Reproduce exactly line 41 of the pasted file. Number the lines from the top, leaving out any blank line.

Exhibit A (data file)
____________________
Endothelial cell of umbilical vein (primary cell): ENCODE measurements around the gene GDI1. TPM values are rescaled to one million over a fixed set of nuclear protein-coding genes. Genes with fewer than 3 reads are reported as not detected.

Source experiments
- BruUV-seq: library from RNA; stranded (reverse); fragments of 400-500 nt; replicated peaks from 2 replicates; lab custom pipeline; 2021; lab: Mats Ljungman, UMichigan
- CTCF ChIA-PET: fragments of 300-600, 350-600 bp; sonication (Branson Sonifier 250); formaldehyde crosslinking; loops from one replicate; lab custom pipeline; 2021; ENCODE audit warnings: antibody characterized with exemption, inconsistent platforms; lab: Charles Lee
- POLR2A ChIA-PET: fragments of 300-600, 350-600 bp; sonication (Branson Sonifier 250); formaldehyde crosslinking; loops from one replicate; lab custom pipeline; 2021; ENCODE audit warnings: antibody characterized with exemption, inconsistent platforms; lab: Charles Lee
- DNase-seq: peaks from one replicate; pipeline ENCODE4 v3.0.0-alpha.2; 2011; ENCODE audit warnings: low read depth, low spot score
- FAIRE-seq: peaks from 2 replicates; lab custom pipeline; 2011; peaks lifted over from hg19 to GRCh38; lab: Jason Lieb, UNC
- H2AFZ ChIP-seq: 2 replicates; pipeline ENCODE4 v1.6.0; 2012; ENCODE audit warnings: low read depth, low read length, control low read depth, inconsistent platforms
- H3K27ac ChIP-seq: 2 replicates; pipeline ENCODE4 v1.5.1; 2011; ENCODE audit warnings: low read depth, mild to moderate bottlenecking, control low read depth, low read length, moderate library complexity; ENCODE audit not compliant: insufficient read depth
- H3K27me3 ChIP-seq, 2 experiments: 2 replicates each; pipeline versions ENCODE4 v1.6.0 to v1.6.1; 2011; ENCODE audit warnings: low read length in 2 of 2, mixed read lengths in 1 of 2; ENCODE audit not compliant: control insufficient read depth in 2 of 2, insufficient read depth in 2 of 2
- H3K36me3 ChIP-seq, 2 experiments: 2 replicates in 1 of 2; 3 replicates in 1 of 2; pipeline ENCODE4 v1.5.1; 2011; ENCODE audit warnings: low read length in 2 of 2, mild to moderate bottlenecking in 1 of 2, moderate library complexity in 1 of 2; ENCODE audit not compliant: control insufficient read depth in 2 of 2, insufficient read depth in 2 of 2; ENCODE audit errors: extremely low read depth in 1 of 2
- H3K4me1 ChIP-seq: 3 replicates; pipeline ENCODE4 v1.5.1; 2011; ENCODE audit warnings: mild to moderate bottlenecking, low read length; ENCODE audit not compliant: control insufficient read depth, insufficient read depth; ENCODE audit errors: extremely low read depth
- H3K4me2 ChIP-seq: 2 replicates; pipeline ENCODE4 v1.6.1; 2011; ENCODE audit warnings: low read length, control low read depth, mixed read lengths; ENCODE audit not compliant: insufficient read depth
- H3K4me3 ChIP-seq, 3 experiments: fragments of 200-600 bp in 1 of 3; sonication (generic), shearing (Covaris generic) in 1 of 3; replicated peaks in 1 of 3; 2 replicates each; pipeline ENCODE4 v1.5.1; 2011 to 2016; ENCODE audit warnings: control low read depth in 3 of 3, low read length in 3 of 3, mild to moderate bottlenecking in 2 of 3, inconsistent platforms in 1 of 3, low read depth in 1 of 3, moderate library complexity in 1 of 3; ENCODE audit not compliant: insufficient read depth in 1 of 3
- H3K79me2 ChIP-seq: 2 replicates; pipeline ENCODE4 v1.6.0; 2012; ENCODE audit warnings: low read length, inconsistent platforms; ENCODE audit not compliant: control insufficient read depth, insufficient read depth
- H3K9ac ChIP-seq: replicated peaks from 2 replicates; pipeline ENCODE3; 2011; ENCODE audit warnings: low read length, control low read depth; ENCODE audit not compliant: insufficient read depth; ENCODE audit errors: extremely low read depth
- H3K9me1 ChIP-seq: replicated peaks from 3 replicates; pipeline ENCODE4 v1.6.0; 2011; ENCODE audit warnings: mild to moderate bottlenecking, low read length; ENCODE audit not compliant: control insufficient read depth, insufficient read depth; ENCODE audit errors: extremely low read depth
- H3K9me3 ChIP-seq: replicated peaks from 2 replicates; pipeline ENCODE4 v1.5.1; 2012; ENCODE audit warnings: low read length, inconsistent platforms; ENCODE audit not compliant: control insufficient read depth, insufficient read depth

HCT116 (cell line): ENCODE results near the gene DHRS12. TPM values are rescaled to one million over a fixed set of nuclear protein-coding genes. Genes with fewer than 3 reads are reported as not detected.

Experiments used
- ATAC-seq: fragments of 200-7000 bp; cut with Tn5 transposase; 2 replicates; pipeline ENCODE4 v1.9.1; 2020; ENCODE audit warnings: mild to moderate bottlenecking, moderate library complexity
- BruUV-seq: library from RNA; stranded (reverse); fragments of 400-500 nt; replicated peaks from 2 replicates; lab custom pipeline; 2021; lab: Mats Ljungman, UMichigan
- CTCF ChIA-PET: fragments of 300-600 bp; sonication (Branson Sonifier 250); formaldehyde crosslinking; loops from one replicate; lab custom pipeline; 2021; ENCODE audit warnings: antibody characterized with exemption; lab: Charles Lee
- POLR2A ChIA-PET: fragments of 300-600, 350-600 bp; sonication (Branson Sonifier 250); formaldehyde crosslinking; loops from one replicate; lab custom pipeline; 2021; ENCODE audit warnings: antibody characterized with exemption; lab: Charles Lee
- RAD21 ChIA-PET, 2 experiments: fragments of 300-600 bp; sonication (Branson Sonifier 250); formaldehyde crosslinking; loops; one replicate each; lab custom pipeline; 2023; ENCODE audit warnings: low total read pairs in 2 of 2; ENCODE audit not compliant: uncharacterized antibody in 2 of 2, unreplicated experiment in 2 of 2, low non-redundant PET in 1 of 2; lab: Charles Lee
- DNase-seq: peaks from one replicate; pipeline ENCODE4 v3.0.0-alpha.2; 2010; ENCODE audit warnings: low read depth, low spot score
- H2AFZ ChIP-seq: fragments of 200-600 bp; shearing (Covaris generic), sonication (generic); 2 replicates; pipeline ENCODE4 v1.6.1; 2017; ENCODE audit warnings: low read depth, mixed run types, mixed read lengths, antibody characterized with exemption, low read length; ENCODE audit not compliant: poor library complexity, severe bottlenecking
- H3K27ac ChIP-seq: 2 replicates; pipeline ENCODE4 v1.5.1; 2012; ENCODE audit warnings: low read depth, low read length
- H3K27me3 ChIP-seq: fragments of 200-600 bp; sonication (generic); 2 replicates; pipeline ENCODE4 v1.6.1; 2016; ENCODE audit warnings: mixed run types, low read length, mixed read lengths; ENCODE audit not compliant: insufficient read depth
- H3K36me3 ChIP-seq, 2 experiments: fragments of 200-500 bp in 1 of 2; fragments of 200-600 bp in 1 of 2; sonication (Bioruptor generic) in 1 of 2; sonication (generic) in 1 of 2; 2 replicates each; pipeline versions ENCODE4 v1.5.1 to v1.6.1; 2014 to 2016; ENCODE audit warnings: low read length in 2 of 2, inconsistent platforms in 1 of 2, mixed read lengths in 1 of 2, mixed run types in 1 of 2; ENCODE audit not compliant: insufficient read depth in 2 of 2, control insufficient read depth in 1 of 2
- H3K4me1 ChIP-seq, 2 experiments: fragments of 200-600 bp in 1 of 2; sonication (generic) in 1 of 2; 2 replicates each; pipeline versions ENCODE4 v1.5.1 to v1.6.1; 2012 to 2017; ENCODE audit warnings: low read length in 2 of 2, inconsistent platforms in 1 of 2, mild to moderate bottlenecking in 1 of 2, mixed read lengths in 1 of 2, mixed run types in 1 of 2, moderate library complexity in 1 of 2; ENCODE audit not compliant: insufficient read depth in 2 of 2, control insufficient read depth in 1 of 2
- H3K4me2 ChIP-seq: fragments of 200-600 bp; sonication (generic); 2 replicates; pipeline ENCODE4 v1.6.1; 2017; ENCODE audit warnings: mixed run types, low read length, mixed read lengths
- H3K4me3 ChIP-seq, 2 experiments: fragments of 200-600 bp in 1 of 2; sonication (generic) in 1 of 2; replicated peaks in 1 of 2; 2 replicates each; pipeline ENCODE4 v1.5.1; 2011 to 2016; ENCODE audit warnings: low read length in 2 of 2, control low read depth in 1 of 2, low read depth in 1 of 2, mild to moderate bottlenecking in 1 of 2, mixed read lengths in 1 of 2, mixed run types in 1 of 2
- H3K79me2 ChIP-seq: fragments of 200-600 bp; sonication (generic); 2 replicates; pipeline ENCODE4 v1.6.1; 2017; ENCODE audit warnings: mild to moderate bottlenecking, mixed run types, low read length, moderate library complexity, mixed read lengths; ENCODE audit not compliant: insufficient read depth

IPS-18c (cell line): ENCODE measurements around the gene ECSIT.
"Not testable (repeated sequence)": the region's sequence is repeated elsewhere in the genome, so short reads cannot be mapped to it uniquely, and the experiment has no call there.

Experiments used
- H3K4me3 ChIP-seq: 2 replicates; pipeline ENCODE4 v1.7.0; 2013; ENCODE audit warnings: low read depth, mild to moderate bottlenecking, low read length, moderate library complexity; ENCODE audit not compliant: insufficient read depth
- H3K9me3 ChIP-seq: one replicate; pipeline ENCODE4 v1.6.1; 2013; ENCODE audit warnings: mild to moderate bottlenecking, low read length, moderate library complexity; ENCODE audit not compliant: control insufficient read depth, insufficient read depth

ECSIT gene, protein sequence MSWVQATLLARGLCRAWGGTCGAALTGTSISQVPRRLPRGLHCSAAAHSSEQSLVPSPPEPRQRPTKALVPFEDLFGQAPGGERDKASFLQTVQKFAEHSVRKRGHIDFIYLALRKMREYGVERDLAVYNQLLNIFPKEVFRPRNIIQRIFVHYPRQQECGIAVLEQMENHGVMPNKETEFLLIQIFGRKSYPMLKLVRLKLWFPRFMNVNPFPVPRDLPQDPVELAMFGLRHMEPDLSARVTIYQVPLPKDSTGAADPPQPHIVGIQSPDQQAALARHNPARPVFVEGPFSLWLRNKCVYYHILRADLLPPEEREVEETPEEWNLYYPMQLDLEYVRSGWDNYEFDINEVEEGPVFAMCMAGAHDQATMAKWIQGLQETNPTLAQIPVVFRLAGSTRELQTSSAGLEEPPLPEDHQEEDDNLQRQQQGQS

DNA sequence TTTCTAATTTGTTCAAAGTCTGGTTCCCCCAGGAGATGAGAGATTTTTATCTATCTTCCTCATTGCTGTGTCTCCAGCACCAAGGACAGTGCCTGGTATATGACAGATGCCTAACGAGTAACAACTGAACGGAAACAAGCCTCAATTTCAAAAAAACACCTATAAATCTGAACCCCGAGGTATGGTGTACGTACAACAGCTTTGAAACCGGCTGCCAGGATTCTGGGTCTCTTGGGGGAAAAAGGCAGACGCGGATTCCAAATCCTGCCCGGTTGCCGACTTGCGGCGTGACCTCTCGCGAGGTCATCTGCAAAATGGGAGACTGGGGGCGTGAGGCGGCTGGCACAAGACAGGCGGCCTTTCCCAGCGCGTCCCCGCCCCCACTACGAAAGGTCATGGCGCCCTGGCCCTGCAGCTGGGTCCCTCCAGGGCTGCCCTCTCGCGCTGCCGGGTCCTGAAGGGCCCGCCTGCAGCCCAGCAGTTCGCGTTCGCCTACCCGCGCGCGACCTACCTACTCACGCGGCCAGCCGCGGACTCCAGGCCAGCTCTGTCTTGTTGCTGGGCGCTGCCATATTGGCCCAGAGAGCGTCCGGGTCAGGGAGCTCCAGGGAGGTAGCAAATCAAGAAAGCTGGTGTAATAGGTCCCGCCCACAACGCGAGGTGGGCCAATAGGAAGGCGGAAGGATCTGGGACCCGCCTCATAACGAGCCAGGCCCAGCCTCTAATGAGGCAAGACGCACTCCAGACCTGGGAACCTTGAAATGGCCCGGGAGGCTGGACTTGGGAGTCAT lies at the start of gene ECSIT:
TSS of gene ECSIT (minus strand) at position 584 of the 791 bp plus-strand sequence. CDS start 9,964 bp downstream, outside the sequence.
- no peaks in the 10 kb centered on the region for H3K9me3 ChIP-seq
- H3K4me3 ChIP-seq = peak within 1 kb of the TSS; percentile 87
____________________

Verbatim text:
DNA sequence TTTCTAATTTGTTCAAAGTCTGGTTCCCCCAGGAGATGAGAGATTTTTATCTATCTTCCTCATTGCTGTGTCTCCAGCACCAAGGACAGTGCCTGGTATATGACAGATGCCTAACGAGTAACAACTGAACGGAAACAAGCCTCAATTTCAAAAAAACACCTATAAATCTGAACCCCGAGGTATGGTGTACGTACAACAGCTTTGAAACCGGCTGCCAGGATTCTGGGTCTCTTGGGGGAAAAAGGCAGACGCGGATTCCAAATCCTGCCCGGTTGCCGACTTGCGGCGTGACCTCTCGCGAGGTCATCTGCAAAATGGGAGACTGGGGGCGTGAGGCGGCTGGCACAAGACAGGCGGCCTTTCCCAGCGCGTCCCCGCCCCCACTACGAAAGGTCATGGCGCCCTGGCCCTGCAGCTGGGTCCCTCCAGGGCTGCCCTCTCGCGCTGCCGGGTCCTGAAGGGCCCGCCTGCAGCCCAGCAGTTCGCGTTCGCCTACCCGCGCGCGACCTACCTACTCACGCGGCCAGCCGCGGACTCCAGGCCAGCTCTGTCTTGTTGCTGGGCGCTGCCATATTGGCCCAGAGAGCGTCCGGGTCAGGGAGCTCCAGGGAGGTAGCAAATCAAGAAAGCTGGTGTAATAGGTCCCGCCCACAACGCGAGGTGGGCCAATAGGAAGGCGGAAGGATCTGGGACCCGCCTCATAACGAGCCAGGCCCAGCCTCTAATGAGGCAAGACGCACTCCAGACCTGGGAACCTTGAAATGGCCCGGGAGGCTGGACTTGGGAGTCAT lies at the start of gene ECSIT: